With no disrespect to Mr. Bruton Smith today, and with no desire to be bought up and sold for dog meat by a megalithic corporation the size of Bank of America, allow me to share some simple facts with you. My fondest hope is that, when I’m through, you might begin to question a lot more of the supposedly “historical facts” being tossed about by today’s media, be it print, audio or video.
Charlotte Motor Speedway was conceived and built by a driver named Curtis Turner. Turner hailed from the Blue Ridge Mountains of Virginia, and aside from driving stock cars (and some say moonshine as well), Turner continued on with his father’s lumber business, managing in his lifetime to make and lose several fortunes.
During one of his “up” times, in 1959 he invested $2 million of his own money into building a Speedway in Charlotte, NC that he thought would make him rich beyond his wildest dreams… and he had many of those. After a long battle with granite rock and a huge cost overrun because of same, the track opened for business in 1960, but Curtis, like the gentleman in the TV ad for I don’t remember what product, was “In debt up to his eyeballs.” At that time, I believe that eyeball level was somewhere around $800,000. He was forced to turn to his own pocket in order to pay the purse money for that first race, as the gate didn’t cover the cost of the race.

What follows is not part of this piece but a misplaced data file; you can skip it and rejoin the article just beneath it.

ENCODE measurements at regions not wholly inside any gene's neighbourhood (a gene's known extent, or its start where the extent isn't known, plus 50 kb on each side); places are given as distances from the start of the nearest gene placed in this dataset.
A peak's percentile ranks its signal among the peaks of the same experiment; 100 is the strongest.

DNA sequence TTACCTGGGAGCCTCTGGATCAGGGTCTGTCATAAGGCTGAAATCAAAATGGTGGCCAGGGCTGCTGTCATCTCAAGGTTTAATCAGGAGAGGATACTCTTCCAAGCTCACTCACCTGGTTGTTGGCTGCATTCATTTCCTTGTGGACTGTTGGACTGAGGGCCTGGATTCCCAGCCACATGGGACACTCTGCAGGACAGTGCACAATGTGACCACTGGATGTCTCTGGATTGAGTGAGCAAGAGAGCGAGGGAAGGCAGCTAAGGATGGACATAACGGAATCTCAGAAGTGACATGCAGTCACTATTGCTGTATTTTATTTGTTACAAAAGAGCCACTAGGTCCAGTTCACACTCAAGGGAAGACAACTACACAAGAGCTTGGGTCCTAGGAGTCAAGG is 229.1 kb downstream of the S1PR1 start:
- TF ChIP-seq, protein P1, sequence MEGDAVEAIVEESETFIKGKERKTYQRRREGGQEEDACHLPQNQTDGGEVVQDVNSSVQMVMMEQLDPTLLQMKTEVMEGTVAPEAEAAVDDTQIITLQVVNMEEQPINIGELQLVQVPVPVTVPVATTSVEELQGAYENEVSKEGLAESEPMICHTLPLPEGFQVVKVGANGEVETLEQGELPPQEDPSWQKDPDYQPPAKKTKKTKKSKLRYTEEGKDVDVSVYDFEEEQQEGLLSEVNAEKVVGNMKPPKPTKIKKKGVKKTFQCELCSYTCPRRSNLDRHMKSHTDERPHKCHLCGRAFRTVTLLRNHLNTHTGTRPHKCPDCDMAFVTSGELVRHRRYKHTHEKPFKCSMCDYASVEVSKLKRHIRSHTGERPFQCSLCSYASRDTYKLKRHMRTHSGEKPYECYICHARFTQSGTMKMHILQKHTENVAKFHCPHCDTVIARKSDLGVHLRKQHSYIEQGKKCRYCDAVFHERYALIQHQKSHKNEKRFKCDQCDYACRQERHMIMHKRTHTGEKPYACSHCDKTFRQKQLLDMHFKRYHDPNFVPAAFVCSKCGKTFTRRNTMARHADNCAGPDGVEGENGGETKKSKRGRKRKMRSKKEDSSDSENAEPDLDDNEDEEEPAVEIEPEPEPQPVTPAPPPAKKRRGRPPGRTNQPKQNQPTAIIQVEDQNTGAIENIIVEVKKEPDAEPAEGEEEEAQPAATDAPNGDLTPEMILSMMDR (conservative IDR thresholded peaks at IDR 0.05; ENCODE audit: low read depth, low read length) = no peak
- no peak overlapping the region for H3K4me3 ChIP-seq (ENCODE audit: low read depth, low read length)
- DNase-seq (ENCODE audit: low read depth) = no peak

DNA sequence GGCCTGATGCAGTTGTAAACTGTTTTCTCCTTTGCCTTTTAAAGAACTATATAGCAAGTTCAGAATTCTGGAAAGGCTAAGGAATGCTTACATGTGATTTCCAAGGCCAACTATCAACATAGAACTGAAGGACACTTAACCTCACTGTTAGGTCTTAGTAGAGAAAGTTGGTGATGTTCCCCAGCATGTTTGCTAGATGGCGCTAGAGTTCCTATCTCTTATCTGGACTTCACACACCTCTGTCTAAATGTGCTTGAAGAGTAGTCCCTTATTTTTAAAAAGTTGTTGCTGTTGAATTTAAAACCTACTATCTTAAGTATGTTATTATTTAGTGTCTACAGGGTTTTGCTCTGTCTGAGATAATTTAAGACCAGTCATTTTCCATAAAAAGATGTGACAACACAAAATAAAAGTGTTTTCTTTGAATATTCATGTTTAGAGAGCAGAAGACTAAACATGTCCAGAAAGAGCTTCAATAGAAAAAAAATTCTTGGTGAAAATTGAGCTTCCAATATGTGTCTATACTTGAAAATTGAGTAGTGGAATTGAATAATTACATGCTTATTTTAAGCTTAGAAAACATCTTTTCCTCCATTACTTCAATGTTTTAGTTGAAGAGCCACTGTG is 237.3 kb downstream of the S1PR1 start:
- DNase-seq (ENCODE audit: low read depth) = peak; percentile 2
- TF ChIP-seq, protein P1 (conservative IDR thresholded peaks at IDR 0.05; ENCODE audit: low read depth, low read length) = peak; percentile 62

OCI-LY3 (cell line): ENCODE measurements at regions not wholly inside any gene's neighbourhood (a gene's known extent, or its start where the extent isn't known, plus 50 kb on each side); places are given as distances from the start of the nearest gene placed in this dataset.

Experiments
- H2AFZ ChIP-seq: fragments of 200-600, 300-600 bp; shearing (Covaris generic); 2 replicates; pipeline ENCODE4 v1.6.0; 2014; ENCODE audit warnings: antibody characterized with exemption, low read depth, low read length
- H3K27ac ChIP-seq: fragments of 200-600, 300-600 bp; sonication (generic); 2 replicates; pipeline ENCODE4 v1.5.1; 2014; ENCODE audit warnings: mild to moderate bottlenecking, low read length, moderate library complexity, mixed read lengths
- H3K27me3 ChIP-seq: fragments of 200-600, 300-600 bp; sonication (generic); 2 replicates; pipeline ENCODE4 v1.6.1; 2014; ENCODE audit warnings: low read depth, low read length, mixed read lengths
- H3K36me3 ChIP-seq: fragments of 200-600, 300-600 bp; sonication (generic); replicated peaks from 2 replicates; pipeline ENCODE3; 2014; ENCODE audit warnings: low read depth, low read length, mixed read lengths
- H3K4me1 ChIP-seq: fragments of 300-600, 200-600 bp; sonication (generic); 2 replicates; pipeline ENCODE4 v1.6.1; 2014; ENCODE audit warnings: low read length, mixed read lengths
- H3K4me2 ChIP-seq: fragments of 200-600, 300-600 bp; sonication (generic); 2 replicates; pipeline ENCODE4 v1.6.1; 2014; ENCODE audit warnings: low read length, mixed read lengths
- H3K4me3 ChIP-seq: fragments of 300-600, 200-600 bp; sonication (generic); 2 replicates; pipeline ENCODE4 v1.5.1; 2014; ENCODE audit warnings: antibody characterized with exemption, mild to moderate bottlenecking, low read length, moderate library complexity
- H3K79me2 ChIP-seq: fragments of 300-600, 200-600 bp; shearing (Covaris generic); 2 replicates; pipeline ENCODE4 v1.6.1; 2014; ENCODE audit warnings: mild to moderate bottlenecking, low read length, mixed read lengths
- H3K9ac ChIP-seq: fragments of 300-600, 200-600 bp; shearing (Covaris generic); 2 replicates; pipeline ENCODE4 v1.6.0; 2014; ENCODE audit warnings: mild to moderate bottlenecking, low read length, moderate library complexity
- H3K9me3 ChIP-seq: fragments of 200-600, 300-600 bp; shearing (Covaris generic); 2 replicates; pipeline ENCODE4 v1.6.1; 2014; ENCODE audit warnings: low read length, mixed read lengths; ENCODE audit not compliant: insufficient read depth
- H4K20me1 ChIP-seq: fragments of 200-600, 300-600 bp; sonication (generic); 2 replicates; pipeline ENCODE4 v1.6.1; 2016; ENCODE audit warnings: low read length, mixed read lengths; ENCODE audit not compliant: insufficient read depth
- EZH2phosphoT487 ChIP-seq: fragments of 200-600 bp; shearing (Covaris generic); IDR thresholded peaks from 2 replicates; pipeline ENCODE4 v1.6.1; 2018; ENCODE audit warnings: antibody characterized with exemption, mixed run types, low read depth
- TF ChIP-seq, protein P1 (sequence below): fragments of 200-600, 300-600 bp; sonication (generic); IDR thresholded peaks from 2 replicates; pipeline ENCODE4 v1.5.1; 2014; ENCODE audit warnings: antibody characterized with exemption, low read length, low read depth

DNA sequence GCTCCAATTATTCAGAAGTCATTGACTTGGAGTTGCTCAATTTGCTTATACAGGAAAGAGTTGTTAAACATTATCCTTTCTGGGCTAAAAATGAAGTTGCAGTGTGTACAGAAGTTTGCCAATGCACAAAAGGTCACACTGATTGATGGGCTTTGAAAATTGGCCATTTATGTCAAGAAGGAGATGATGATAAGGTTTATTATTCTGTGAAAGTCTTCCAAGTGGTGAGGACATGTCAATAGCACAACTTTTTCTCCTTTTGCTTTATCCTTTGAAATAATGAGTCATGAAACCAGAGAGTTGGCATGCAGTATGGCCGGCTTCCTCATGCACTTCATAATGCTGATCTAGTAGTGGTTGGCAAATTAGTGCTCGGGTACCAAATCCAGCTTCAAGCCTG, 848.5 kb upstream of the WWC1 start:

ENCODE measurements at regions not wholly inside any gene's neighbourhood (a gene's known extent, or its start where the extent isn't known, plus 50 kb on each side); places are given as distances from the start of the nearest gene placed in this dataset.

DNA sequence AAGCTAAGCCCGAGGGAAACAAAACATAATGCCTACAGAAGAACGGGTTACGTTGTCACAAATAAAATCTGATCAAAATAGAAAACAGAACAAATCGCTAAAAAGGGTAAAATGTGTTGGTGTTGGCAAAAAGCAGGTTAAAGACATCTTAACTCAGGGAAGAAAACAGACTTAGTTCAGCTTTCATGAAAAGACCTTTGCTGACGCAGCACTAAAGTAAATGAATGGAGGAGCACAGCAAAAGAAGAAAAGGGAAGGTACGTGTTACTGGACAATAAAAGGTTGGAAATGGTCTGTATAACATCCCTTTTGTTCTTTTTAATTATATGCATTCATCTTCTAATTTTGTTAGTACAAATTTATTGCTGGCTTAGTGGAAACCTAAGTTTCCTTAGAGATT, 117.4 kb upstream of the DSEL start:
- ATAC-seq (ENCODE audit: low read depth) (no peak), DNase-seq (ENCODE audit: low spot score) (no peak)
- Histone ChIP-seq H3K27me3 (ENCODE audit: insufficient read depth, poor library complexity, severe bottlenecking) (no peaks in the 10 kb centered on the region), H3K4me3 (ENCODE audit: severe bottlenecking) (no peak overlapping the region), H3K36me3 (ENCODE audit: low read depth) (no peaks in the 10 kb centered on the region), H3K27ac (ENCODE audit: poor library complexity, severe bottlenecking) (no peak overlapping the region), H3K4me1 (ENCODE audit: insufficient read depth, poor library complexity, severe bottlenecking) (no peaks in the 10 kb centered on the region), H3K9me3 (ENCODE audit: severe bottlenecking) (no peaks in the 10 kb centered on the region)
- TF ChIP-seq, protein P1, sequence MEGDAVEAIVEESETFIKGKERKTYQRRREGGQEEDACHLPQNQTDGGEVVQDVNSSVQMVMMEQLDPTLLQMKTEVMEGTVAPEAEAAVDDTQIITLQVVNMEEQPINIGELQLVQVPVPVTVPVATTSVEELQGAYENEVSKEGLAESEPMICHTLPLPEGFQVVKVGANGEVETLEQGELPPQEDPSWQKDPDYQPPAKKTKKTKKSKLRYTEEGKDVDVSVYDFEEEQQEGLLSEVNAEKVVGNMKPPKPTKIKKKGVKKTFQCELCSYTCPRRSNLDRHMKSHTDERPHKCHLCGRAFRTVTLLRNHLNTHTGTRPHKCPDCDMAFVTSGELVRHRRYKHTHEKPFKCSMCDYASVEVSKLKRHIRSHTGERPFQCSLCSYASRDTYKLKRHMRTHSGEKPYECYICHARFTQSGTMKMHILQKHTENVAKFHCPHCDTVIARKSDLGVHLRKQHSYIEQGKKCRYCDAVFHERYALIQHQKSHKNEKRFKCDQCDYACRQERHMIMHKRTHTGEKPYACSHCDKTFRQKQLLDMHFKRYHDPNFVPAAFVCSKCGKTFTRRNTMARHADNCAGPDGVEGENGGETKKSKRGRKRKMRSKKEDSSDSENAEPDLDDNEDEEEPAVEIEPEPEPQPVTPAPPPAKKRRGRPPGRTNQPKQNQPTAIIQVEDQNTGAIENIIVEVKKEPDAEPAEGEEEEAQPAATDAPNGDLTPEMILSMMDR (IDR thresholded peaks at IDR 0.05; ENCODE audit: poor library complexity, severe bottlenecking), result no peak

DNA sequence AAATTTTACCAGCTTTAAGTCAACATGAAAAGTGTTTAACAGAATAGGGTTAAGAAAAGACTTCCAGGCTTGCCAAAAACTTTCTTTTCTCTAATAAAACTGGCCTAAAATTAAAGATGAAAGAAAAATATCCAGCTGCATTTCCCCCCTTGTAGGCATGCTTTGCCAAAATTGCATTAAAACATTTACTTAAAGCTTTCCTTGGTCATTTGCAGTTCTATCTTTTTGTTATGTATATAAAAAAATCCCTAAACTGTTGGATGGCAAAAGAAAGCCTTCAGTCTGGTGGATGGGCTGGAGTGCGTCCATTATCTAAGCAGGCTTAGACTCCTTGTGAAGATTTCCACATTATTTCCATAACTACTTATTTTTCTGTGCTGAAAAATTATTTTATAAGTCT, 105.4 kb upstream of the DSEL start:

In an attempt to raise enough money to pay off his debt-holders, Curtis made a deal with the International Teamsters Union to organize a Drivers’ Union under their sanction in exchange for what was owed. In truth, he did, at first, sign almost all the drivers and collected the princely sum of $10 from each for their Union membership fee.